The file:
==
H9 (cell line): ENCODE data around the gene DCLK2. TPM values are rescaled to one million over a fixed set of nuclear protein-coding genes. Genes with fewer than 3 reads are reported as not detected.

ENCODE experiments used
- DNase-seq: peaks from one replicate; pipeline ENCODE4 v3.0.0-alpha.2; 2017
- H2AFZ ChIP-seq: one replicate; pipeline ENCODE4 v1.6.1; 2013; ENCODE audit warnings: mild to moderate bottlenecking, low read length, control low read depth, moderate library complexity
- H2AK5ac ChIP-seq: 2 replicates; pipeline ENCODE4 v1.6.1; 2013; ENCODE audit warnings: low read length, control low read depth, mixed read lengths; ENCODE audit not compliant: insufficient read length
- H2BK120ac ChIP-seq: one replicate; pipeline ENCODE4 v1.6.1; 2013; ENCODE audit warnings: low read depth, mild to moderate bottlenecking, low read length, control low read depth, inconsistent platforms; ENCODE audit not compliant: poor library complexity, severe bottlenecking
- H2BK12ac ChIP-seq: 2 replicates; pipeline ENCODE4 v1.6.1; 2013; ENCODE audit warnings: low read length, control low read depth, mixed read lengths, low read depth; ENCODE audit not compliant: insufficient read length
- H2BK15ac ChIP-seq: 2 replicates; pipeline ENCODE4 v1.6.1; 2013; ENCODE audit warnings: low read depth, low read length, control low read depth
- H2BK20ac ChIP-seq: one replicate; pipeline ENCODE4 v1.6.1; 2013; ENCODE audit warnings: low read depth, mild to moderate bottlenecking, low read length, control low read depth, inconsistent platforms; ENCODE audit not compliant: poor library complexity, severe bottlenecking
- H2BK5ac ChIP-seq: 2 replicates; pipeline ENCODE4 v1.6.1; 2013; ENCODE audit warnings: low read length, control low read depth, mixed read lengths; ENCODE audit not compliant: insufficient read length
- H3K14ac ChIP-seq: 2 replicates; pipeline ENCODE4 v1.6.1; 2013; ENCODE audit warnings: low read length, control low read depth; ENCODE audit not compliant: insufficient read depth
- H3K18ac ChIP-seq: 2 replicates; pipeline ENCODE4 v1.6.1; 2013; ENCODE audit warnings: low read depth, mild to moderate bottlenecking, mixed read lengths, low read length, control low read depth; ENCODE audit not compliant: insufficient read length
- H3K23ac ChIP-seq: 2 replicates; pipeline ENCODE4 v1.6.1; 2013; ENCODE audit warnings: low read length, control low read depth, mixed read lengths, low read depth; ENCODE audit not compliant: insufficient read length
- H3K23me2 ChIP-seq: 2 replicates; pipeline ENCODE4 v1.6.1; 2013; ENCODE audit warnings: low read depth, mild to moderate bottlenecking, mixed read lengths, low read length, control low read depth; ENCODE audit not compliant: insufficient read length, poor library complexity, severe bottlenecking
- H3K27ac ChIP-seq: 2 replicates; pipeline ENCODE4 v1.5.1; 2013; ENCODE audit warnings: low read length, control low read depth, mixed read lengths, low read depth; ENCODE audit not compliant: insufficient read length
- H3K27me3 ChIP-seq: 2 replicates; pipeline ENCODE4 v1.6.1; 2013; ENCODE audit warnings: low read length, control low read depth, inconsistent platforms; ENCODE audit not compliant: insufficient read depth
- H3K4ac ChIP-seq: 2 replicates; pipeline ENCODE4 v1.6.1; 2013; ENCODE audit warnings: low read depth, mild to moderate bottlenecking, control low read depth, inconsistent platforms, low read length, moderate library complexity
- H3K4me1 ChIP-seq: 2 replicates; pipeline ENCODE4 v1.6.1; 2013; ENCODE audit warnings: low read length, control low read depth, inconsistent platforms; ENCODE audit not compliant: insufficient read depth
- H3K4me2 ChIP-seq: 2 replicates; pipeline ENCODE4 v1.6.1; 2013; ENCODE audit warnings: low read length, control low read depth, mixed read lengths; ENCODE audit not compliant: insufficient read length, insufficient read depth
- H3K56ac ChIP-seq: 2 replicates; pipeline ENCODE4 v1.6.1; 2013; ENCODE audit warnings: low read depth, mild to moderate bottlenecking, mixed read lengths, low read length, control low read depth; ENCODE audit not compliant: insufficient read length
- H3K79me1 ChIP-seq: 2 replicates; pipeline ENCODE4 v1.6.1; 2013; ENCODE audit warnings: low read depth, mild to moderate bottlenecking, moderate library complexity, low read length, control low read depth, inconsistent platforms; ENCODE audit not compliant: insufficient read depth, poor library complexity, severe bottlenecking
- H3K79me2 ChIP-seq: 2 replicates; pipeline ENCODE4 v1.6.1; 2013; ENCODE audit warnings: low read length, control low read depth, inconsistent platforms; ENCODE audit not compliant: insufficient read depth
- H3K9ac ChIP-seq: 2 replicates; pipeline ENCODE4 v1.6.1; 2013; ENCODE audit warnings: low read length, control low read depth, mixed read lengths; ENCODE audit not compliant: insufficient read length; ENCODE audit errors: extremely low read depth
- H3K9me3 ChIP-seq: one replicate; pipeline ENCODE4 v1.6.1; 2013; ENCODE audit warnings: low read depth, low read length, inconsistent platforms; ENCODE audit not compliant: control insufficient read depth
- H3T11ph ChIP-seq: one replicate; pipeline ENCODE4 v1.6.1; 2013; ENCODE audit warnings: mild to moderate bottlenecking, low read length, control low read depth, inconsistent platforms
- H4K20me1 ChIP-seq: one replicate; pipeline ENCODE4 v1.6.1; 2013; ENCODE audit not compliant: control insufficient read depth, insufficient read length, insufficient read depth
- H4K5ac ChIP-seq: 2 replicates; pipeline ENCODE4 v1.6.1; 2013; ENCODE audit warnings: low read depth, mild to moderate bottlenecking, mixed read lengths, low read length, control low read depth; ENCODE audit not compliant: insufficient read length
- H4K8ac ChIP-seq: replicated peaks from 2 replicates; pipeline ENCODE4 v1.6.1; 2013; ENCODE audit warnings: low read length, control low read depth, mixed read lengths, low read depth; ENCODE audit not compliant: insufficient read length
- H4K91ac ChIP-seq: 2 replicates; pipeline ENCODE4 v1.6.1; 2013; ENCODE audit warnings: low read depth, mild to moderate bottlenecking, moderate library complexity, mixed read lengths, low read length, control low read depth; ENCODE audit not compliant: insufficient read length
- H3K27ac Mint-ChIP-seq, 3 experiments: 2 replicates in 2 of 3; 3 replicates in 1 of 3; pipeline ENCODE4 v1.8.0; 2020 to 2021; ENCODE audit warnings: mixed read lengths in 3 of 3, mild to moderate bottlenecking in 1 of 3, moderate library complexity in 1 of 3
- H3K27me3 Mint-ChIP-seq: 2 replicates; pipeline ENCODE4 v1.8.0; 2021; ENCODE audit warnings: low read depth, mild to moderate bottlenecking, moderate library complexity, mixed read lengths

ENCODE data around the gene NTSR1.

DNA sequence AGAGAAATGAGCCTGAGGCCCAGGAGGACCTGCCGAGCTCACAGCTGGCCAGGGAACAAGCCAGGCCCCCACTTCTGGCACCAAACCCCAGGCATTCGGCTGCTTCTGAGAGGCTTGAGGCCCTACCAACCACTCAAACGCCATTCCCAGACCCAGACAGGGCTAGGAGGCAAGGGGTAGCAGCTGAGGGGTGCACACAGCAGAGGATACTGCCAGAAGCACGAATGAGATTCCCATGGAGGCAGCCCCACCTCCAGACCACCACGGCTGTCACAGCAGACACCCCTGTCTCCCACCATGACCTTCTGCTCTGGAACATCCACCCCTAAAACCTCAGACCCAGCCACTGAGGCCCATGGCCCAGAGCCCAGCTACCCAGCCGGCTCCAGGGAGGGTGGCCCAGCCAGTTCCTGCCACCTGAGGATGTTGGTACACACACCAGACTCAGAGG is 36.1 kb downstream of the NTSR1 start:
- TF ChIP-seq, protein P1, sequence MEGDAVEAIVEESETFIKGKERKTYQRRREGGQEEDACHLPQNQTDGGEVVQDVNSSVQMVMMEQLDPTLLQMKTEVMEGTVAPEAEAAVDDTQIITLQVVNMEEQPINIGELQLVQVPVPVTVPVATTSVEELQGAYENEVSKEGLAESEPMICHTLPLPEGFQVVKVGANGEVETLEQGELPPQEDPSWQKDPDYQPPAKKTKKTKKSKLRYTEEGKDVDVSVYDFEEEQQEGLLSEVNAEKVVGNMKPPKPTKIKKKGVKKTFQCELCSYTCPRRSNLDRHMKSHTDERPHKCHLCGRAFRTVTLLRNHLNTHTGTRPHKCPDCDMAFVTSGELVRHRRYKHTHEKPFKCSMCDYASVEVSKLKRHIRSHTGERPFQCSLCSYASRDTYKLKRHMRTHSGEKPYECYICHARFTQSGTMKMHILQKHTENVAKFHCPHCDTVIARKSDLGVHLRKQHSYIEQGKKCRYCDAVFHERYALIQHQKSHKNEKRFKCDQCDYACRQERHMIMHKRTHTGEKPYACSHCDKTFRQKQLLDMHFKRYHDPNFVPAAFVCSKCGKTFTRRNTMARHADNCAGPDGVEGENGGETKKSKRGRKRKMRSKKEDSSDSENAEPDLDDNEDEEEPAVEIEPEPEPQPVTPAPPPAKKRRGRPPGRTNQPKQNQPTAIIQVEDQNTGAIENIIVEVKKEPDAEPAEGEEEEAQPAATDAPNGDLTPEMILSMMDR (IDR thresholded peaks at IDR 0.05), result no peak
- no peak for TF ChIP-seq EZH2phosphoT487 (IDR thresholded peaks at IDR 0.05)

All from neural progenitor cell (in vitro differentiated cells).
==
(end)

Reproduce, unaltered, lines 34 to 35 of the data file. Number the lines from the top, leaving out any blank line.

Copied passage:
- TF ChIP-seq, protein P1, sequence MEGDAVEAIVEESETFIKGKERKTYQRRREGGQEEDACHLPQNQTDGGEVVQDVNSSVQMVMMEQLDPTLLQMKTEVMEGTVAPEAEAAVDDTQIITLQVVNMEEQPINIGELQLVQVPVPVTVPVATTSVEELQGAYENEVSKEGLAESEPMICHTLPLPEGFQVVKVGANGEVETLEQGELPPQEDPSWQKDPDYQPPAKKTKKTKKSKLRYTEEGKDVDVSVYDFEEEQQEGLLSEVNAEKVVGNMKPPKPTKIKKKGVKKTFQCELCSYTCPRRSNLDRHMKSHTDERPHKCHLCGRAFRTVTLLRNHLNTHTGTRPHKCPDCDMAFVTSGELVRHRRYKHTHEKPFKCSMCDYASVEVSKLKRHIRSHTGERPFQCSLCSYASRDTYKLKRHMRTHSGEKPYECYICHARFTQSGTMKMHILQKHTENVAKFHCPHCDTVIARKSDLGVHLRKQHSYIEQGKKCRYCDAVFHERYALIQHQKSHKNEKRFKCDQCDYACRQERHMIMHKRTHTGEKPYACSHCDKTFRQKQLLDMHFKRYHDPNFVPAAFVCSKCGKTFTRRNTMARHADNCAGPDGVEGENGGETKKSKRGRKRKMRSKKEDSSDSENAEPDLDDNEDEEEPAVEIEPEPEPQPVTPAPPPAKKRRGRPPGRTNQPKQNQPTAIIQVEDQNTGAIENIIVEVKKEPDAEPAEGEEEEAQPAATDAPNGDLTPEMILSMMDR (IDR thresholded peaks at IDR 0.05), result no peak
- no peak for TF ChIP-seq EZH2phosphoT487 (IDR thresholded peaks at IDR 0.05)